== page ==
O'Malley To Stump For Tax Increases
Wednesday, September 19, 2007
Gov. Martin O'Malley will start making the case publicly this morning for a wide-ranging revenue package that includes increases in the sales, corporate income and tobacco taxes but forgoes a significant increase in the gas tax and includes a cut in property taxes.
Today's scheduled appearance in Baltimore County follows two days of closed-door meetings with lawmakers in which O'Malley (D) has shared the outlines of a politically risky plan to close a budget shortfall now projected to be about $1.7 billion next year while raising close to $400 million a year for transportation needs.
The package, O'Malley has told lawmakers, also includes higher income taxes on upper-end earners but provides relief to lower- and middle-income families. And it seeks to raise more than $500 million a year from slot-machine gambling.
"There's a little bit of everything in it," House Speaker Michael E. Busch (D-Anne Arundel) said yesterday after emerging from an hour-long breakfast at the governor's mansion.
The meeting was part of an attempt to build enough consensus for the plan to hold a special legislative session by early November. Senate President Thomas V. Mike Miller Jr. (D-Calvert) has been supportive of O'Malley's efforts, whereas Busch and other House leaders have questioned the wisdom of a special session, suggesting that the package can be debated in January, when lawmakers return to Annapolis for their annual 90-day session.
Lawmakers at the breakfast said O'Malley -- who has largely avoided reporters in recent days -- spoke forcefully about his desire to call a special session, which his press secretary later confirmed. "He feels we need to move forward quickly and get this behind us," O'Malley spokesman Rick Abbruzzese said.
Although most components of O'Malley's plan have been publicly floated or leaked to the media in recent weeks, several new details came to light yesterday.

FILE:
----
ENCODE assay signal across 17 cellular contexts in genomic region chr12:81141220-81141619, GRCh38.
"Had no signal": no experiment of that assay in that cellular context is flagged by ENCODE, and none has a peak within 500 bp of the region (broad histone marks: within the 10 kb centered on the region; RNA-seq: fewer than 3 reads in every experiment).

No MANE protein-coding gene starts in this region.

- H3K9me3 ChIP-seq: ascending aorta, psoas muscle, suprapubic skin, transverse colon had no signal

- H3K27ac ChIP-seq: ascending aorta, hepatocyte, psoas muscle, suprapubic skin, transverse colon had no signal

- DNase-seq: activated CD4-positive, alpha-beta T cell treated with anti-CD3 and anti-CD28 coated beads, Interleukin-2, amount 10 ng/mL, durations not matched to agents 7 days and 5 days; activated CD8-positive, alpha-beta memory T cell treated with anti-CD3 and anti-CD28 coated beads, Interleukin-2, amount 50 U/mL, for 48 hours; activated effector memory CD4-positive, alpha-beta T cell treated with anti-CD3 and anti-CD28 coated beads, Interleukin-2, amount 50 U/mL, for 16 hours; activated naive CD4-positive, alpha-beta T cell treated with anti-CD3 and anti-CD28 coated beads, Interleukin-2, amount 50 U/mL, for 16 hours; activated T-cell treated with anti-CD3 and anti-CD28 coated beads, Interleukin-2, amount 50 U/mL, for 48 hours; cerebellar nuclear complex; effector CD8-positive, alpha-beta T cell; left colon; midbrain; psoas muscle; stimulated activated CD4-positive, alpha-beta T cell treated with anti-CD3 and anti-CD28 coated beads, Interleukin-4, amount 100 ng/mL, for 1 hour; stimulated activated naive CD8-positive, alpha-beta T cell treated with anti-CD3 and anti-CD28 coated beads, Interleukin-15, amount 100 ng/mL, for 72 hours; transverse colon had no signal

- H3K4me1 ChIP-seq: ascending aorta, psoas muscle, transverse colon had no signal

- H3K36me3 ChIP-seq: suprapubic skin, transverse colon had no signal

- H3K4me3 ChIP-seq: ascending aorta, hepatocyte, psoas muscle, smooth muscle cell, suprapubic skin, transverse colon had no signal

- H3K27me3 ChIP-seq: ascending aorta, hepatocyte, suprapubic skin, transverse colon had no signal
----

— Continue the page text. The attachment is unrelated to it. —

O'Malley told lawmakers that he would like to raise the corporate income tax from 7 percent to 8 percent. Half the additional revenue, lawmakers said, would go toward higher education, and the other half would be steered to the transportation trust fund.
That fund is separate from the state's $15 billion general fund, in which there is a projected shortfall of about $1.7 billion for fiscal 2009, which starts in July. But the transportation fund faces problems of its own.
Transportation Secretary John D. Porcari told a separate gathering of lawmakers yesterday that revenue flowing into the fund, including the gas tax, has not kept pace with Maryland's growing transportation needs. That is in large part, Porcari said, because the revenue is not pegged to inflation. The gas tax, the largest source of transportation revenue, was last raised in 1992.
O'Malley said this year that he would consider support for a significant increase in the gas tax, which is now 23.5 cents a gallon. Some lawmakers have suggested increases as large as 12 cents.
O'Malley told lawmakers yesterday that the state should not impose a large, one-time increase but that it should start adjusting the tax for inflation -- a move that could result in annual increases at the pump of 0.7 cents to 0.8 cents a gallon each year, Porcari said.